Tag Archives: Best in Show

Best in class

It might be irreverent to say it in this movie awards season, and I might just be a minority of one, but I wish they’d bring back the American Comedy Awards.

Everything that can be said about Sunday’s Golden Globe Awards has been said, by those far more in the know than I. To prove how out of touch I am, my favorite movies (drama and comedy) of the last two years didn’t receive significant mention; this is shaping up to be the third. Gran Torino in 2008 and Pirate Radio in 2009 went un-hyped. This year, one of my faves, Get Low, which featured one of Robert Duvall’s best acting performances to date, hasn’t really even been mentioned. Maybe Oscar will take notice.

What really baffles me about the Golden Globes is the make-up of their “Musical or Comedy” category and, specifically, why The Kids Are All Right was deemed a comedy. I watched it yesterday and didn’t laugh once, and wondered if there was simply a shortage of comedies and musicals and it just got stuffed in there for balance. I liked the movie well enough, and agreed that both Annette Bening and Julianne Moore deserved nominations for their acting, but can’t for the life of me understand the comedy designation.

Comedies don’t typically get serious nods during award season anyway. They’re often too raunchy for serious consideration. It seems that good comedies are rarer each year. Perhaps, rather than lump them in awkwardly with movies like The Kids Are Alright, comedies should have awards all their own. The question is: are there enough good ones?

I’d think that anyone with a bit of smarts and a working funny bone would enjoy two hours in a theater laughing until the tears flow—without toilet jokes,  off-color ethnic jabs or in-your-face genital humor.

In 2001, the year in which the American Comedy Awards were last held, Best in Show, perhaps the best of director Christopher Guest’s mockumentaries, took Funniest Motion Picture, Funniest Supporting Actor (Fred Willard) and Funniest Supporting Actress (Catherine O’Hara). It’s hard to find better comedy than that.

Word has it that MTV and Comedy Central are starting new comedy awards to air this April. I hear many comedic greats are involved, including Phil Rosenthal of Everybody Loves Raymond. This gives me hope that a void will be filled.

Otherwise, with no serious award to strive for, what’s the incentive to make a good comedy any more, except to entertain a country and a world in desperate need of intelligent humor?


Filed under Movies, Television and Radio

What’s your line?

One of my readers requested I write a piece on memorable lines from movies.  Initially I loved the idea.  We all have our favorites.  The reader kicked off her request with a classic line, uttered by Olympia Dukakis in Steel Magnolias: “The only thing that separates us from the animals is our ability to accessorize.”  From that same movie I always liked:  “If you can’t say anything nice about anybody, come sit by me.”

As I developed the piece I broke out in hives because I didn’t know where to stop.  I would love to know yours but please, don’t break out in hives.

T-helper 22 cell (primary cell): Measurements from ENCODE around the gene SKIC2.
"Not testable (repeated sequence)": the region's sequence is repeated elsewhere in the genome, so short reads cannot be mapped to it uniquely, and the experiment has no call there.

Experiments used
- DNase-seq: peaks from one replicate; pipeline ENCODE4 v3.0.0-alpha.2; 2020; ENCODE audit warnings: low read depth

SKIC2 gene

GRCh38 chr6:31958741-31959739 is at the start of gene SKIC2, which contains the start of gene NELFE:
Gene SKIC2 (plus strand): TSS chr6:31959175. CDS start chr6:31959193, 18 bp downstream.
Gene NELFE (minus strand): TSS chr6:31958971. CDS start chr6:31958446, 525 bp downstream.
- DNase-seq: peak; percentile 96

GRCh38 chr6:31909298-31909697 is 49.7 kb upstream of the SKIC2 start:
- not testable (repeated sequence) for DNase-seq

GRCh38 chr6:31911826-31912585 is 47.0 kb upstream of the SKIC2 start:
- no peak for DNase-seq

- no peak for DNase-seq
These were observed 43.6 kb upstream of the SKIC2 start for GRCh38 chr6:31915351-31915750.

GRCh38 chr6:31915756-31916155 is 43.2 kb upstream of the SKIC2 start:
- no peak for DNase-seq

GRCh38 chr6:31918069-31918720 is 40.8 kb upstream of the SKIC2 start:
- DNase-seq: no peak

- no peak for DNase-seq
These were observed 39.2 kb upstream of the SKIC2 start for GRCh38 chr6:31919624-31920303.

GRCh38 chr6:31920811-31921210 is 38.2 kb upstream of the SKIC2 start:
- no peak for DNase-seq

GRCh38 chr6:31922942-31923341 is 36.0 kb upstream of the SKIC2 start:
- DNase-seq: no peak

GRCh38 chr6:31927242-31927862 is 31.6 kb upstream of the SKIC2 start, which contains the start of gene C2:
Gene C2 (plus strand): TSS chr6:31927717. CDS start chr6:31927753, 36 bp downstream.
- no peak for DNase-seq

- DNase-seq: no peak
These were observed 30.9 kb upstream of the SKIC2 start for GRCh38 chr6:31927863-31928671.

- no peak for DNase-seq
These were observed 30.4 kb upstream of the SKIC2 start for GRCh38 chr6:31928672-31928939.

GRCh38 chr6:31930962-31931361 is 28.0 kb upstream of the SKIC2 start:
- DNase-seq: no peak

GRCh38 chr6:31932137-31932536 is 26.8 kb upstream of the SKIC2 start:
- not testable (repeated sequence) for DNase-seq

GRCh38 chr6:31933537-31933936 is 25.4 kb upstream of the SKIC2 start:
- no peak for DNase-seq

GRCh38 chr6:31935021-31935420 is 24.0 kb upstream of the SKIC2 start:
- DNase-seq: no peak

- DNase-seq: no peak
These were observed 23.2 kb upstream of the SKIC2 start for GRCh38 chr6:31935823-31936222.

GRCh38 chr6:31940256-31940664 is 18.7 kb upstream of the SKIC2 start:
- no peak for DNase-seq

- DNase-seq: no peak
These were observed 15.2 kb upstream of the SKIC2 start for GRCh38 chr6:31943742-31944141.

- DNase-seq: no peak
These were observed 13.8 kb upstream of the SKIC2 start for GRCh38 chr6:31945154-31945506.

First, let’s eliminate all the obvious ones:  “Go ahead, make my day.”  “You can’t handle the truth.”  “Frankly my dear…”  And let’s clear away this one that’s going around now, from Get Him to the Greek, “When the world slips you a Jeffrey, stroke the furry wall.”  I already got some great quotes from Princess Bride and Monty Python movies on my June 2 post on bdelygmias.

I’ll throw out a few and let’s see where they take us. Perhaps you’d like to respond either by identifying the movie or, better yet, giving me another line from the same movie.  Be forewarned, there might be multiple quotes from the same movie.  Or, feel free to post one or more of your own, with or without the movie cited.

  1. Don’t much excite you except whores…and biscuits.
  2. Does this proposition entail my dressing up as Little Bo Peep?
  3. The Zen philosopher Basho once wrote, ‘A flute with no holes is not a flute. A donut with no hole is a Danish.’
  4. We consider ourselves bi-coastal if you consider the Mississippi River one of the coasts.
  5. I got off that boat with nothing but my dancer’s belt and a tube of ChapStick.
  6. We have so much in common.  We both love soup.  And snow peas.
  7. There’s what’s right and there’s what’s right and never the twain shall meet.
  8. Now you take that diaper off your head and you put it back on your sister!
  9. I found myself driving past convenience stores…that weren’t on the way home.
  10. Value this time in your life kids, because this is the time in your life when you still have your choices, and it goes by so quickly. When you’re a teenager you think you can do anything, and you do. Your twenties are a blur. Your thirties, you raise your family, you make a little money and you think to yourself, “What happened to my twenties?”  Your forties, you grow a little pot belly, you grow another chin. The music starts to get too loud and one of your old girlfriends from high school becomes a grandmother.  Your fifties, you have a minor surgery. You’ll call it a procedure, but it’s a surgery. Your sixties, you have a major surgery, the music is still loud but it doesn’t matter because you can’t hear it anyway.  Seventies, you and the wife retire to Fort Lauderdale, you start eating dinner at two, lunch around ten, breakfast the night before.  And you spend most of your time wandering around malls looking for the ultimate in soft yogurt and muttering “how come the kids don’t call?” By your eighties, you’ve had a major stroke, and you end up babbling to some Jamaican nurse who your wife can’t stand but who you call mama.  Any questions?

Oh, no, we didn’t even touch Young Frankenstein.  Or any Woody Allen.  Hives.

Hint:  If you are totally stumped, check the tags below for clues.


Filed under Movies, Television and Radio, Quotes